Thea had strong outreach with her map (12 endorsements were among the most across any division this year). She also wrote an outstanding personal statement. Like some of our other honorable mentions, if she was competing in a prior year, we'd be looking at a potential top-2 finisher.
An imprisoned felon. A hard-working immigrant on a green card. A 16 year old girl living on the Main Line of Philadelphia. What do those three people have in common? None of them get to vote, but all three are counted in the census. As that 16 year old with no vote, I was determined to participate in this contest, and take advantage of this opportunity to share my voice.
As I thought about how to even begin my map, I thought about my own position: a lifelong resident of Pennsylvania, but one still unable to vote. I decided to focus on population equivalence as my initial value in my map, with the understanding that some districts would have more voting residents than others, an inevitable inequity in the state of Pennsylvania. I realized quickly, and with intense frustration, that it would be impossible to create compact and competitive districts with a low population equivalence. I think that population equivalence is really important when creating a map because every vote should matter the same amount and carry the same weight in an election. This feeds into another important value to me- competitiveness.
The concept that every vote counts is the foundation of democracy, and is therefore a crucial value when creating a map. I didn’t initially set out to create a competitive map even though I think competitive elections are vital to democracy. As I mapped, and thought about my districts, I became starkly aware of the demographics of Pennsylvania as a whole. Living on the Main Line, and spending my time in the greater Philadelphia area, I live in an area that is primarily Democratic. However, most of the state’s counties are Republican. When I looked at the numbers, I was brought back to the issue of population equivalence. Although the majority of the counties are Republican, the majority of Pennsylvania’s residents are densely packed into Philadelphia, Pittsburgh, and Erie. My goal became to maintain a low population equivalence while making at least half of my districts competitive.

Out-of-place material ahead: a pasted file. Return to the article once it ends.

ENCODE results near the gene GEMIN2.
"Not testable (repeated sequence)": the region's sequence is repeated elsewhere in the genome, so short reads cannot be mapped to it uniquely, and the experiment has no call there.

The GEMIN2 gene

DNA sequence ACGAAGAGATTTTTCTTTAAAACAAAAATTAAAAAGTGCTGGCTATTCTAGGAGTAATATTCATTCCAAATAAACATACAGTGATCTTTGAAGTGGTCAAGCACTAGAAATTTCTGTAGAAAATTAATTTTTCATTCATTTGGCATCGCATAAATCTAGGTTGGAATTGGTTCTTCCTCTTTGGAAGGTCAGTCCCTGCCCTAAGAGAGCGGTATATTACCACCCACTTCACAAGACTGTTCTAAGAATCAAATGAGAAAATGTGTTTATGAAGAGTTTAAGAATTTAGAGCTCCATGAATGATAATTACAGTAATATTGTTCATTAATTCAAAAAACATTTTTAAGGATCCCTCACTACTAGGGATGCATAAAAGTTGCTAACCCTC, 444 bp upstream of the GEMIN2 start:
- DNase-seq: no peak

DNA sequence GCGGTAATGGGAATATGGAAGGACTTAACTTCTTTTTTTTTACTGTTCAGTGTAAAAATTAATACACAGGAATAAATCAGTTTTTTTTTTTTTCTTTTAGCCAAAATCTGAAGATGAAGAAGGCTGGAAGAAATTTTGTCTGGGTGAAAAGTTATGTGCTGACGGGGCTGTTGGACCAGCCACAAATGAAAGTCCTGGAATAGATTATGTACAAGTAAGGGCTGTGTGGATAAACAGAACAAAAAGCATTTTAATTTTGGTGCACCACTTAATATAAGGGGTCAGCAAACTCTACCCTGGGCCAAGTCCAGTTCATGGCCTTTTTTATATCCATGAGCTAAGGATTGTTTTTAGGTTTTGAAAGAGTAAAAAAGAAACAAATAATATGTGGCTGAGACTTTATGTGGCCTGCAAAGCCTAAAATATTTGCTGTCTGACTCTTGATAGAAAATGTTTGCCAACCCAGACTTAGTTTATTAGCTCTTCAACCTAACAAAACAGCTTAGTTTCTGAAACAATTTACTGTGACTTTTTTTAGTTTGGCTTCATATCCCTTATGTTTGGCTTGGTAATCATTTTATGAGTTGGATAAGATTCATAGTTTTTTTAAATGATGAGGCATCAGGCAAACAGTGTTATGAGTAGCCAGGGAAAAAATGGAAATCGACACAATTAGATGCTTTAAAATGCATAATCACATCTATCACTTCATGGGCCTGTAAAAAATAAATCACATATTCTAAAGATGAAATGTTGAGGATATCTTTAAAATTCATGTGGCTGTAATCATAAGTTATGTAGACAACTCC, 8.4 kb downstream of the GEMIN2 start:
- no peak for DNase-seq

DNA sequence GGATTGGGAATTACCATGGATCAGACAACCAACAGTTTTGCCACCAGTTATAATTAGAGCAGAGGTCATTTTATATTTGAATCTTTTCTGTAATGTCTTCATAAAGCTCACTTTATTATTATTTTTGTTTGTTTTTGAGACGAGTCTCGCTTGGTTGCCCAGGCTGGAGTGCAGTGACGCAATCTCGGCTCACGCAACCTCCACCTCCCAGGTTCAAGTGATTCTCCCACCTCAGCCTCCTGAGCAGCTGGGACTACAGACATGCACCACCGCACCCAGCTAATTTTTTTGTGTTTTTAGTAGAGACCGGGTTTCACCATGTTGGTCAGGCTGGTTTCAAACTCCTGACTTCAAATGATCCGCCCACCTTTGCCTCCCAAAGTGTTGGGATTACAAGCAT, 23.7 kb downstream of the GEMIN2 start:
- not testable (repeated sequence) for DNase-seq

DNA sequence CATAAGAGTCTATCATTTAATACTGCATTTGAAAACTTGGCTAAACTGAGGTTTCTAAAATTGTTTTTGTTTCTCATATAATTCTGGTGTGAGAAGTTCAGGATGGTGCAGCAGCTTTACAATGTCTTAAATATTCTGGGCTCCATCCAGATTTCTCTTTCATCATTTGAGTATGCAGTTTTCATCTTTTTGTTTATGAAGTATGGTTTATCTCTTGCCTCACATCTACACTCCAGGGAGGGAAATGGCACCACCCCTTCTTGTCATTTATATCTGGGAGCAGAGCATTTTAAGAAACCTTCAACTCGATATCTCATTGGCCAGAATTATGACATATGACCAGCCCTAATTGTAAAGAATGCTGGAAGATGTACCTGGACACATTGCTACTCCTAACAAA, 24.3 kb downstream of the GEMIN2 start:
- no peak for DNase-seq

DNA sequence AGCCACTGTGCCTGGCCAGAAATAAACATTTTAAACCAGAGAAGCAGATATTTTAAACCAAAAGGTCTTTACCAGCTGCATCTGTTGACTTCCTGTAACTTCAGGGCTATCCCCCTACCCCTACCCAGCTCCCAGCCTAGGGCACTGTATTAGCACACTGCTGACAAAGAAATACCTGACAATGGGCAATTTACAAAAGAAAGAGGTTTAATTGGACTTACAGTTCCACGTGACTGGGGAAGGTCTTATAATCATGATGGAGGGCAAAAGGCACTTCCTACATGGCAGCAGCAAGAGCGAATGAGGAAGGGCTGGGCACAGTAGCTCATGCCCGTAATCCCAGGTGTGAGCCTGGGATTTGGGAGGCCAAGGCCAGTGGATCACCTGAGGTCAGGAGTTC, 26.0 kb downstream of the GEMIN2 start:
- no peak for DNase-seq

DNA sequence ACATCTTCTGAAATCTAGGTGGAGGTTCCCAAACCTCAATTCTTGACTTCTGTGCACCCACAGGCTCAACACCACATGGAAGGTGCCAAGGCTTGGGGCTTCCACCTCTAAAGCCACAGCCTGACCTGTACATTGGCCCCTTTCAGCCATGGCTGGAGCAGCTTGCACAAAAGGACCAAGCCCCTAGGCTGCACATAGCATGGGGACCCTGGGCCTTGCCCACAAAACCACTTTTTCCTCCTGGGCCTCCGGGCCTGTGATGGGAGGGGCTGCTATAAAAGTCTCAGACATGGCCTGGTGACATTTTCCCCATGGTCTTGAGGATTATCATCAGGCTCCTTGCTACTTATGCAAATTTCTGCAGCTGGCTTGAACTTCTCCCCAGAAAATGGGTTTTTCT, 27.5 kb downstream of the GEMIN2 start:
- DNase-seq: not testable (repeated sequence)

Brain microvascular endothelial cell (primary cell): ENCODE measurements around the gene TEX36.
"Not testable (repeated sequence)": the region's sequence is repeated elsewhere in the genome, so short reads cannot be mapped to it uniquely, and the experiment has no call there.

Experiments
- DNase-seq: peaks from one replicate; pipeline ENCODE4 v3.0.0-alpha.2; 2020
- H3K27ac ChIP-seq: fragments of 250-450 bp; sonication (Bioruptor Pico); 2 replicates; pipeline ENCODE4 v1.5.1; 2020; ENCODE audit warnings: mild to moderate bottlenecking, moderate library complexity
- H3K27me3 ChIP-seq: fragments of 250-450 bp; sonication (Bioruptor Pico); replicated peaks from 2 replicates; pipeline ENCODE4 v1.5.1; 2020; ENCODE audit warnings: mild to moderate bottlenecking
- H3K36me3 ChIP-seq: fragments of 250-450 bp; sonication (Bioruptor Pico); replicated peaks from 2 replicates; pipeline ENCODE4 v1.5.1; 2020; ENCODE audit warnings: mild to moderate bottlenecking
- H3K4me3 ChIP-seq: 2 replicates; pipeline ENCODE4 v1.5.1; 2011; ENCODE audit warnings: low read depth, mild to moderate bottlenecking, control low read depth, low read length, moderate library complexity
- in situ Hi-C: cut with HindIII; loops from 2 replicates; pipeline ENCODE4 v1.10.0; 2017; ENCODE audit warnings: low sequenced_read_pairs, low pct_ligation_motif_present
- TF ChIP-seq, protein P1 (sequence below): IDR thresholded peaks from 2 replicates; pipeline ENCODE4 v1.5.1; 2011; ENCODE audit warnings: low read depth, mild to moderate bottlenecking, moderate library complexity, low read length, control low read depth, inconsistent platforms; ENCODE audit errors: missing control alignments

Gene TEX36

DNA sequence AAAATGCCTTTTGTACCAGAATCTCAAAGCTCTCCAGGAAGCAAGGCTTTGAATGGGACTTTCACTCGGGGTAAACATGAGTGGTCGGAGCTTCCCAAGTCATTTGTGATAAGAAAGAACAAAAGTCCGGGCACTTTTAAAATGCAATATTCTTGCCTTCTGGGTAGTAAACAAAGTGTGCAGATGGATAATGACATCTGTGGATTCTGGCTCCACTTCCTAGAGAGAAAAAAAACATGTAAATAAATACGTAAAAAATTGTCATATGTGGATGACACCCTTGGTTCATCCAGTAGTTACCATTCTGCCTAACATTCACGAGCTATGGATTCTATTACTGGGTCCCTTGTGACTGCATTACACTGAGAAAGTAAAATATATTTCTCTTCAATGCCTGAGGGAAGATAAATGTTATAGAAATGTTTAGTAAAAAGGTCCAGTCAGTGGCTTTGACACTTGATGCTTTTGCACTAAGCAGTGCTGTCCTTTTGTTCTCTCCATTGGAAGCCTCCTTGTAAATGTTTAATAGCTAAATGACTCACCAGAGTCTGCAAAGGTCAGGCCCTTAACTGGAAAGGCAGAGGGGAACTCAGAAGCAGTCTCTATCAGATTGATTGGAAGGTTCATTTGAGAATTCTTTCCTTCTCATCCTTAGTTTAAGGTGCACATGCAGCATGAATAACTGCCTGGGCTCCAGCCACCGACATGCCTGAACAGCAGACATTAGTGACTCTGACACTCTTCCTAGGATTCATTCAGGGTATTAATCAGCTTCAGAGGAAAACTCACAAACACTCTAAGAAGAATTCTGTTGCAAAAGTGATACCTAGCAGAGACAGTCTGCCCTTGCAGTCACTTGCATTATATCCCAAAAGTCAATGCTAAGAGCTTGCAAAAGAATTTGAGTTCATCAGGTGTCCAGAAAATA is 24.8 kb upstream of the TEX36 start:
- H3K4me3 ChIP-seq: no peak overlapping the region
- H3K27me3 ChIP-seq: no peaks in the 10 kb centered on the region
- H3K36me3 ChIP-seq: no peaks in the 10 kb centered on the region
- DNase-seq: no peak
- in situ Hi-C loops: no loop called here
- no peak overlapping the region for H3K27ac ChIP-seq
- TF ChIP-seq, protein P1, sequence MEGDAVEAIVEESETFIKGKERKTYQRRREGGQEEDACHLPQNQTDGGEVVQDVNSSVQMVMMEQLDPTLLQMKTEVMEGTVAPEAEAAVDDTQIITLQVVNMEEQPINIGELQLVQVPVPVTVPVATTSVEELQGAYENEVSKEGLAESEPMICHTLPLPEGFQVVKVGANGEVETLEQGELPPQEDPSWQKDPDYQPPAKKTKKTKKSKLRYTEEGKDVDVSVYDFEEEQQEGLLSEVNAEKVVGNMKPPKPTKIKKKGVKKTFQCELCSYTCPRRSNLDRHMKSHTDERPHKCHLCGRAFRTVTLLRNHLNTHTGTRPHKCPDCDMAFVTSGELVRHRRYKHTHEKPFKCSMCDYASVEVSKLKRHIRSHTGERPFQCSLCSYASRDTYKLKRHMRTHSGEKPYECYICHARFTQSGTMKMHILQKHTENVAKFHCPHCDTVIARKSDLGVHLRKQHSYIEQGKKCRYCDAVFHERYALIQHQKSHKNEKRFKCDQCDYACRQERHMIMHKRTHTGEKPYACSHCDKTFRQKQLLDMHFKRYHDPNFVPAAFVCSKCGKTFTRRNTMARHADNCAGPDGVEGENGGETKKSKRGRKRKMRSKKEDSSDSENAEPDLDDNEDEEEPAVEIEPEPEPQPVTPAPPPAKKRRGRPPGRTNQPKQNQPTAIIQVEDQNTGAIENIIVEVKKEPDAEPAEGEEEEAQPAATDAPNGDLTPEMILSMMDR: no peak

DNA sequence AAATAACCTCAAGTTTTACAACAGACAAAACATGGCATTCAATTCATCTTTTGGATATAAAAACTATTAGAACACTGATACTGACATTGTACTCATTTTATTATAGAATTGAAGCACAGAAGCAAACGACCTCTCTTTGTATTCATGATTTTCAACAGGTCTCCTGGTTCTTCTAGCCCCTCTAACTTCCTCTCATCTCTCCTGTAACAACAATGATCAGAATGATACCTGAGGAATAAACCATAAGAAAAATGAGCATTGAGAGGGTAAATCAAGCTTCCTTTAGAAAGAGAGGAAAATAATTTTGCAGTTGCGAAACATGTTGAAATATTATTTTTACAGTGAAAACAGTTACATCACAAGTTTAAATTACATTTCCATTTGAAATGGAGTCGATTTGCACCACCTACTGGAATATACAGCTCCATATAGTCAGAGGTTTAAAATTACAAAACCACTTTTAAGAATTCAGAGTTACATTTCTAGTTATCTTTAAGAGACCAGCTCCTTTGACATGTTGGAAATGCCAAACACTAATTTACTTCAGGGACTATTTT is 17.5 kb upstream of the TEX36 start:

As expected, the challenge of keeping compact districts arose. Compactness is critical in a district to ensure that an elected representative is able to accurately represent the concerns of a congregated group of people in legislation. If districts are wildly shaped, such as my districts 11 and 5 specifically, then a representative is tasked with the unfair job of representing different and potentially adverse interests and voices. This process certainly tested my patience, but it also enabled me to set goals and work towards them.
Coupled with my own beliefs about what values were important to represent in a map of congressional districts, I wanted to see what other people, of all ages and residing in different parts of Pennsylvania thought. I talked to students, varying in age from 13-17, living in Montgomery County, who seemed to value competitiveness the most out of all the possible values in a map and compactness the least. When talking to a student in Allegheny County, she told me that she also really valued competitiveness. Adults around me seemed to value both competitiveness and equal numbers of voters in districts, bringing me back to the issue that a low population equivalence does not necessarily mean an equal number of voters in districts. All of these opinions factored into shaping my own views, and into the drawing of my map.
Though frustrating at times, the mapping process was both extremely rewarding and informative, and I am so grateful for the opportunity to participate in this contest.